Chicago Tribune; Chicago, Ill.; May 19, 2002;
Darren Green Special to the Tribune;
(Copyright 2002 by the Chicago Tribune)
Looking to replace that stack of outdated travel guides (and your quirky next-door neighbor) as your primary travel-planning resource? What if you were granted 24/7 access to an omniscient globetrotter looking to do nothing more than impart up-to-date travel advice?
Well, this once unimaginable being exists in the form of the Internet, and best of all, it never sleeps, is accessible during the journey, is loaded with "local knowledge" and charges nothing. The following is a cross-section of some of the more useful online chat rooms.
Launched by the creators of the ubiquitous off-the-beaten path travel guide series, lonelyplanet.com is the quintessential online destination for adventure and budget travelers to share stories and seek advice. The discussion forum, known as the "Thorn Tree," divides the world into 20 regions (e.g. South America) and 10 special-interest categories (e.g. Senior Travel), and questions are aptly referred to as "thorns." What distinguishes this chat room from most others is the sheer volume of dialogue that takes place within it--most inquiries beget anywhere from 3 to 10 legitimate responses within one week of posting (there's little of value in a chat room without chatting). In fact, the Thorn Tree Q&A is so consistently vibrant that visitors can often find immediate satisfaction by simply scrolling through previous questions and answers in their designated category.
For those in search of five-star resorts in Luxembourg rather than hiking trails in Paraguay, Concierge.com is a worthwhile place to start. Created by the always upscale publishers of Conde Nast Traveler magazine, their "Forum" section is as good a place as any to hobknob electronically with the jet set. A recent visitor lamented his inability to uncover a "five-star resort in Vienna like the Ritz in Paris." This is no place for the faint of wallet. Posting tip: Allow a month for a meaningful number of responses, as the discussion board tends to be a bit light on traffic.
Somewhere between the ruggedness of Lonelyplanet.com and the exclusivity of Concierge.com lies Frommers.com, a solid resource for the budget-minded traveler who prefers a hotel room to a thatched hut. Much like the Web sites described earlier, Frommers.com is operated by a well-respected guidebook publisher and utilizes a "post and return later" conversation method. Posting tip: If you're the bashful type, avoid a public posting and simply click on the screen name of the desired discussion participant in your category of interest to e-mail him/her directly.
For those seeking instant gratification, check out the real-time discussion boards in any of the 50 or so About.com travel-related sites. While real time e-conversation is nifty in theory, in practice it's not all that easy to operate the About.com chatting mechanism, and if a particular chat room happens to be uninhabited during your visit (a common occurrence), you'll more or less be howling at the wind. Posting tip: If you have the time, ensure you'll have company by joining one of the scheduled hour-long fireside chats moderated by an About.com staff travel guide.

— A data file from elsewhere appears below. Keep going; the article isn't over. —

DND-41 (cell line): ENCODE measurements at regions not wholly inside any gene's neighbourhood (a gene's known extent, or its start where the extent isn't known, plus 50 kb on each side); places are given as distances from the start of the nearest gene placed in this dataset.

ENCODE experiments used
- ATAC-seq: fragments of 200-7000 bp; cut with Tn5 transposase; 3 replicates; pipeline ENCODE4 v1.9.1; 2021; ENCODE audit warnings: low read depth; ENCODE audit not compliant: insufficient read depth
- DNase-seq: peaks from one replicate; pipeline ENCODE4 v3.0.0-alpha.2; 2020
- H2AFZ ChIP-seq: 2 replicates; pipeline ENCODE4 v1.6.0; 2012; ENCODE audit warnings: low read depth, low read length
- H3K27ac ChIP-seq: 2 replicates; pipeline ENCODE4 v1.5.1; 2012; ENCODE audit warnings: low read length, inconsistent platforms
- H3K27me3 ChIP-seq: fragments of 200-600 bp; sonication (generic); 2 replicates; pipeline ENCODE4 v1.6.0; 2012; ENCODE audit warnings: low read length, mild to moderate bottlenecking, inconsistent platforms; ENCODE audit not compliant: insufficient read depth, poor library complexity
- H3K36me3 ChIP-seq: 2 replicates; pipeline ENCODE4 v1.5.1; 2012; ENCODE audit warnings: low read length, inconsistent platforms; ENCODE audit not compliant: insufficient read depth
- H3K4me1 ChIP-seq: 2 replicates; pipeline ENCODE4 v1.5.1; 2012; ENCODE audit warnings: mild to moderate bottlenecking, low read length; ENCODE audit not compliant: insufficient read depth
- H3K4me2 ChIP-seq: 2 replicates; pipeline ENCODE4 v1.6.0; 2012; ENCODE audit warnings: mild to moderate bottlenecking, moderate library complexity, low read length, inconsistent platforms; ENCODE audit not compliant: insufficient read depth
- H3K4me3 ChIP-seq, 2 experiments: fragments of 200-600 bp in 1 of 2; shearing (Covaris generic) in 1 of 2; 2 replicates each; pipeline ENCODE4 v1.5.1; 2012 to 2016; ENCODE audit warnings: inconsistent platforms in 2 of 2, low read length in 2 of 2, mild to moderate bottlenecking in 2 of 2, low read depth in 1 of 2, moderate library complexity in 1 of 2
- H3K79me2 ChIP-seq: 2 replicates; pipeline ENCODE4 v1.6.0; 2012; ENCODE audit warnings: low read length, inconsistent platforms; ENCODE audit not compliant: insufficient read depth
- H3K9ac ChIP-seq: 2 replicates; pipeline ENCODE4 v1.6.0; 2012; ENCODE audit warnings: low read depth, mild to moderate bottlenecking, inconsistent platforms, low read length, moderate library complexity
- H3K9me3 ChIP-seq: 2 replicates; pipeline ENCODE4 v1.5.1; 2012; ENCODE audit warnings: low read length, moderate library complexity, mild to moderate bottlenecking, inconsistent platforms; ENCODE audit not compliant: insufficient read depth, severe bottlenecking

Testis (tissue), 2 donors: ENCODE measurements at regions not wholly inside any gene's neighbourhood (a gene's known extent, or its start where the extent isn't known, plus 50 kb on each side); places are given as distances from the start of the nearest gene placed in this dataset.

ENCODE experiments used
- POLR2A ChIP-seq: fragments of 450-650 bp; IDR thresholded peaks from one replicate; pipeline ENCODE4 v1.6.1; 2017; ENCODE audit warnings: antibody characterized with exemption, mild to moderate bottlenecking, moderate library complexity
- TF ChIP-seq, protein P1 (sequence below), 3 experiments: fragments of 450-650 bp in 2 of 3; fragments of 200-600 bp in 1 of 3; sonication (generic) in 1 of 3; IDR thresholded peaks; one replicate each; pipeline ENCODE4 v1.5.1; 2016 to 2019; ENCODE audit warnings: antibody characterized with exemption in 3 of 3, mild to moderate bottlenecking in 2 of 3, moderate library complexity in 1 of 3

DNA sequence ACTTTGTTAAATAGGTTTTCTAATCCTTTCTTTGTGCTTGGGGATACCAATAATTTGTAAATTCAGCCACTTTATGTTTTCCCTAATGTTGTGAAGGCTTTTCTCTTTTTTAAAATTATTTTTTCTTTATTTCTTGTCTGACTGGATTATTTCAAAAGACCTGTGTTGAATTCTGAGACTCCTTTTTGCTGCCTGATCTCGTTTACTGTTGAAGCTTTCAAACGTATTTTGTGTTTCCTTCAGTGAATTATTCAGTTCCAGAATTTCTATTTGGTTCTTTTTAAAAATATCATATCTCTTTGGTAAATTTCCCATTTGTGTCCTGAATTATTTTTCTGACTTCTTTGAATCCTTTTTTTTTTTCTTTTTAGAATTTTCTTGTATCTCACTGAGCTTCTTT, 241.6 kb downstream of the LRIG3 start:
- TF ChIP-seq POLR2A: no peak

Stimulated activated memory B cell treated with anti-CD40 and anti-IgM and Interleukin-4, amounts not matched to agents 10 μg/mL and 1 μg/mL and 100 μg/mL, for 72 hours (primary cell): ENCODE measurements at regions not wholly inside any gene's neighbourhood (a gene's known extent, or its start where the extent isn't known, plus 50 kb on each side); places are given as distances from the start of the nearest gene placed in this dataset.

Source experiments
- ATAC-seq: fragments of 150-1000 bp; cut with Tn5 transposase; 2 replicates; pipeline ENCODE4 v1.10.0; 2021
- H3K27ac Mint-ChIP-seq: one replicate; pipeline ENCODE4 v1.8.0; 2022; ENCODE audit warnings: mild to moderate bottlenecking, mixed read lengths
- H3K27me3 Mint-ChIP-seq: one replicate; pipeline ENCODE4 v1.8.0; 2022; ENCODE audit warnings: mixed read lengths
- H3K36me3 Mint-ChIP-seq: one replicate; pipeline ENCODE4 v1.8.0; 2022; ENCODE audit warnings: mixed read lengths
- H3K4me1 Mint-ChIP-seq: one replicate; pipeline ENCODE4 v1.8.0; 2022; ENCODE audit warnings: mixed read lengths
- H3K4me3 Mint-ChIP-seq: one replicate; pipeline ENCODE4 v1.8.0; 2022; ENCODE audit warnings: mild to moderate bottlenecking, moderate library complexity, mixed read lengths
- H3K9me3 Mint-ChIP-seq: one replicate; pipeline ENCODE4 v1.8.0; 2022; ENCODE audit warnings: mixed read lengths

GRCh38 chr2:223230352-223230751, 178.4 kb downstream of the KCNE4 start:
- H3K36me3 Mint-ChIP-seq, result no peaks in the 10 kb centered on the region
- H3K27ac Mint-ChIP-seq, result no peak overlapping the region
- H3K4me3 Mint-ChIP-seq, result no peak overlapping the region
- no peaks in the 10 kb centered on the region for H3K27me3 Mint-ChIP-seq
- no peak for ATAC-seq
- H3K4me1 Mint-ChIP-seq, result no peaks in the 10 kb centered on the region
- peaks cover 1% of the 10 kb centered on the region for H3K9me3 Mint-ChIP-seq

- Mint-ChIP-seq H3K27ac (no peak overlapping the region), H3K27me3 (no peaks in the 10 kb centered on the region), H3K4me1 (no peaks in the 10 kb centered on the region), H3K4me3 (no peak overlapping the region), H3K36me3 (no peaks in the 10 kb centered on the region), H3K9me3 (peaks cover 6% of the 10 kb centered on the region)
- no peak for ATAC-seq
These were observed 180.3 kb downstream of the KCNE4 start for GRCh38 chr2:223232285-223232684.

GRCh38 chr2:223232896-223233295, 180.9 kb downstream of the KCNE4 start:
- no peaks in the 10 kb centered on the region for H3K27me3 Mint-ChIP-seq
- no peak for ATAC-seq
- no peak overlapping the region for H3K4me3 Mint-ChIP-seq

Specialty travel forums
General chat rooms are indeed a wonderful resource; however, the Web also abounds with more focused offerings for those looking to dig deep on a particular destination. For example, www.bootsnall.com is probably the premier discussion resource for the fiercely independent traveler. A debate of sorts erupted in the Spiritual Traveler room a few weeks back over the seemingly innocuous question, "Why do you travel? ("because I must" carried the day among the combatants). Backpackers heading to Europe might want to log on to www.eurotrip.com (a.k.a. "Your Backpackin' Europe Site") to discuss the merits of the six-month Eurail pass.
If water's preferable to land, the www.cruisemates.com discussion forum is one good way to avoid mixing your family and college spring break on the high seas. For those coveting first-hand knowledge about the Caribbean, take a peek at www.traveltalk.com, which survived a near-fatal hacker attack last year only to emerge stronger than ever. This discussion board is so focused on the Caribbean that even links to ostensibly African topics point the visitor right back to the Caribbean rooms.
Finally, frequent fliers interested in conversing with other road warriors
can connect in the chat rooms hosted at www.flyertalk.com, where travelers who
have seen it all can delve into true travel minutiae, such as how much Priceline
earns for each hotel booked through its Web site.